Necrotizing Fasciitis Awareness Day
Every year on May 31st, we raise awareness for the treatment, symptoms, and causes of this rare infection which affects the soft skin tissues. This disease spreads rapidly across your body if not treated on time. If not treated rapidly, it could lead to surgery, amputation of the limbs, and even cause death. We aim to provide information about this rare disease and raise awareness on this day of what it is, how to treat it, and how to prevent it.
What is Necrotizing Fasciitis?
Necrotizing Fasciitis is a rare bacterial infection that enters the body through a skin injury and can spread rapidly. Especially when the person’s immune system is low, they are more likely to develop this disease.
Necrotizing Fasciitis is a severe infection that affects the body’s soft tissues and causes necrosis of the fascia. The most common way for this bacteria to enter the skin is through:
The most common symptoms are blistering, fever, chills, fatigue, and pain that is more severe than expected based on the appearance of the wound.
The infected area tends to change skin color, swells, and has pus.
Many wounds have these symptoms, but the most significant distinction from a typical infection is that it hurts way more than it should. It also causes kidney failure and fatigue.
Stages of a healing wound
It is also essential to address that a wound (depending on the length and depth) should recover in a few days. A small wound should be fully healed in 3-5 days.
In any case, all wounds have a healing curve. The first phase is the blood clotting of the injury to stop the bleeding. The second phase is the inflammatory stage. The affected area will swell. It depends on the size of the wound, but it shouldn’t be anything alarming. If the swelling gets more significant than expected, contact your doctor immediately.
In the third stage, the swelling will disappear, and the wound will look smaller. Finally, the fourth phase is the maturation stage. The new skin gains strength and flexibility, fully recovering the injury.
Of course, this process can be delayed by other factors. Scratching the wound or using the incorrect topical solutions could delay and even infect the area but nothing serious.
Consult your doctor immediately if a minor wound is not going through the process above and is too painful.
Why does Necrotizing Fasciitis require urgent hospital care?
Necrotizing Fasciitis can be deadly if not treated quickly. It can also require amputation in case of not treated on time. Antibiotics and surgery are usually the first lines of defense when a doctor suspects their patient has this condition.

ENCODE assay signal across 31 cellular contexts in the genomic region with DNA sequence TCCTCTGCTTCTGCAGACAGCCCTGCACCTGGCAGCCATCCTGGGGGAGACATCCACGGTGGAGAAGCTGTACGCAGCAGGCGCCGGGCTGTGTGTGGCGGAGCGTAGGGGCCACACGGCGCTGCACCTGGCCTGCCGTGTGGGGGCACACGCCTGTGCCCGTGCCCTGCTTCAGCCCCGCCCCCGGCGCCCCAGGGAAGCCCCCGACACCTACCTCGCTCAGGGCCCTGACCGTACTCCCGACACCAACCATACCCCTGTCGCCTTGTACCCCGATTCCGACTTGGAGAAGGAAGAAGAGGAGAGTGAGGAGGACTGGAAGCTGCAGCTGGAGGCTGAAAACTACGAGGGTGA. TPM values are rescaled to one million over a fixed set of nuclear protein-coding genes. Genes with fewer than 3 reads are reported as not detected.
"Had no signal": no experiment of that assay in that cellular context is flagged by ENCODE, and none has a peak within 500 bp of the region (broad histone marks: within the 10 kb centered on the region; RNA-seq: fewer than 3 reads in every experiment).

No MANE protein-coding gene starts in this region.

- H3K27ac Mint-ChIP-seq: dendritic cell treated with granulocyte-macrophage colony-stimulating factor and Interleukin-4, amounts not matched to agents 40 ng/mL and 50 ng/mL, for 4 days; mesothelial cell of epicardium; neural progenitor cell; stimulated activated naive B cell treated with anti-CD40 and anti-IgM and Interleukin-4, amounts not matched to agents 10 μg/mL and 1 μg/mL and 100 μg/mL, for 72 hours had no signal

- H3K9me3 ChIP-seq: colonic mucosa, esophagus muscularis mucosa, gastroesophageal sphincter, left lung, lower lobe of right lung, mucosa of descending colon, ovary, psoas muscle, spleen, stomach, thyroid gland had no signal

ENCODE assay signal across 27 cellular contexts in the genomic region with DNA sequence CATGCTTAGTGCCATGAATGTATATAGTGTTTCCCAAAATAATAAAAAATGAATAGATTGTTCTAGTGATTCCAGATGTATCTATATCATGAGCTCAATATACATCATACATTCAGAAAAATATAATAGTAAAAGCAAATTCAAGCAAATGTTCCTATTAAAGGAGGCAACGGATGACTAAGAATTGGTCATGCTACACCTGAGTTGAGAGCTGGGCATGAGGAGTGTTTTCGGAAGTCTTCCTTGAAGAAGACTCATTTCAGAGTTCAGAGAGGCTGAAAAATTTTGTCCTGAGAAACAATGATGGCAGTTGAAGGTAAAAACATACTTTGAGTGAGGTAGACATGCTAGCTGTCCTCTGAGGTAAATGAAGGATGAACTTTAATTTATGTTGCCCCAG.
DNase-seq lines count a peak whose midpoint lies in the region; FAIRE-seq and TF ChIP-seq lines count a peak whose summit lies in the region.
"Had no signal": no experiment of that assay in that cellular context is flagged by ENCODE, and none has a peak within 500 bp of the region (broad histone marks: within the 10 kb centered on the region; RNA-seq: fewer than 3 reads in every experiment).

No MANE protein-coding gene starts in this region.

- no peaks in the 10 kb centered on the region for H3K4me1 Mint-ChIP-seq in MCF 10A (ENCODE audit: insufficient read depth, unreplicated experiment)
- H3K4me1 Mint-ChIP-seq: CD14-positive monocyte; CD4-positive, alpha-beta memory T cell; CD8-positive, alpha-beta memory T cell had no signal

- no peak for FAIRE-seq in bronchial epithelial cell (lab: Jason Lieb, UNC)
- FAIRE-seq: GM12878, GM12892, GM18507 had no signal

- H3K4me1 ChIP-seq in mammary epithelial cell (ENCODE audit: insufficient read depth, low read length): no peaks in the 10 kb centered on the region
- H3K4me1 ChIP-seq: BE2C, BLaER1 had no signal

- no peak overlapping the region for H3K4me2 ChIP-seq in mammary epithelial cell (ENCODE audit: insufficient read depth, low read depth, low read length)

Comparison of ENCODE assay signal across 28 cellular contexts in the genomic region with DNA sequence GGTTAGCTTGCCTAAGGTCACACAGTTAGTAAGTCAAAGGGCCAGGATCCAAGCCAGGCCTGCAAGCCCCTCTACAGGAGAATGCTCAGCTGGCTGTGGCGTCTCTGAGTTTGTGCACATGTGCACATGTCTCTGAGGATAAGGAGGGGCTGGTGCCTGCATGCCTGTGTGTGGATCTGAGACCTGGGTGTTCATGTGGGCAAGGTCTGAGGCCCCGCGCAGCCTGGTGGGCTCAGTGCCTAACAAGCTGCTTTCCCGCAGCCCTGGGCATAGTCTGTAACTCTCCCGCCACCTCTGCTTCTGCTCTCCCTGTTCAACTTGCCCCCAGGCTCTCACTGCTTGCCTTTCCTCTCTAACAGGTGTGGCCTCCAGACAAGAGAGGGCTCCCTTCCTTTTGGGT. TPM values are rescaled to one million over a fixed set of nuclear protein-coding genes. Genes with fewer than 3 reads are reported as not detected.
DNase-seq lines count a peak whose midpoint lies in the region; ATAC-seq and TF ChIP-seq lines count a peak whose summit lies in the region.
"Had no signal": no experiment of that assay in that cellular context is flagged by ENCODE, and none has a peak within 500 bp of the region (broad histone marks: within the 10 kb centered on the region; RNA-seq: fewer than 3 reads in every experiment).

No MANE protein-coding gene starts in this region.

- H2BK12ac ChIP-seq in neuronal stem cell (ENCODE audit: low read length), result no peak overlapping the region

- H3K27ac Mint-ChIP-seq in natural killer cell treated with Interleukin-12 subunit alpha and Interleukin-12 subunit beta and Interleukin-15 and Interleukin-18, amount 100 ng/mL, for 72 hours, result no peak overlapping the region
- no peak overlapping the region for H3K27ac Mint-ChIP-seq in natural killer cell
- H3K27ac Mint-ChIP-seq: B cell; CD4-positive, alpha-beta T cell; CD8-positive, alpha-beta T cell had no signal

Necrotizing Fasciitis can spread rapidly due to antibiotics not reaching all areas infected by the bacteria because there is already too much dead tissue, and blood flow has been reduced. When this happens, doctors must remove the dead tissue with surgery, and it may even take several surgeries to remove all the dead tissue.
Many infections resemble Necrotizing Fasciitis in its early stage, making diagnosis difficult. Hence, it is essential to see a doctor immediately and let the doctor decide what to do.
Experts believe that group A Streptococcus, or streptococcus, is the most common cause of Necrotizing Fasciitis. Group A streptococci are bacteria usually present in the throat and skin.
In short, necrotizing fasciitis can cause sepsis, shock, and organ failure, so act fast if you’ve noticed any of the symptoms mentioned in this article.
Who is more prone to Necrotizing Fasciitis?
Everyone can get this infection, but some people are more prone than others. People with cancer, especially diabetes, have a higher rate of contracting necrotizing fasciitis.
People with diabetes have a hard time stopping the blood from any wound because of the sugar in the blood. The wound can reopen several times and then get infected. If this happens for several days, it is wise to attend to a doctor.
People with cancer are also prone because of its effect on their immune systems. Red and white cells are compromised – which means they are not at their optimum level, and infections could worsen.
How to prevent Necrotizing Fasciitis?
Hygiene is the most important thing to keep in mind to keep your skin away from infections. If you get cut, then:
Wash your hands
Rinse the wound with clean water
Use an Antibiotic Cream or Ointment
If required, change the bandage daily (depending on the injury)
Most wounds will heal by themselves. In many cases, you don’t need an antibiotic.
If you have the following symptoms, please call your doctor:
Increased redness or swelling (too much)
Pain that gets worse
The skin around the wound feels hot
Unpleasant odor when cleaning the wound
Unusual or increased drainage
Fever or chills
Necrotizing Fasciitis is a hazardous bacterial infection. As we have explained, it can extend quickly to other body areas and even cause death. However, necrotizing fasciitis is preventable by maintaining proper hygiene and seeing a doctor if unusual symptoms occur.
Although this infection is rare, please take precautions. When you get a wound, no matter how small it is, try to maintain it as clean as possible to prevent skin infections. Remember the cicatrization process and be aware of the pain and other symptoms.
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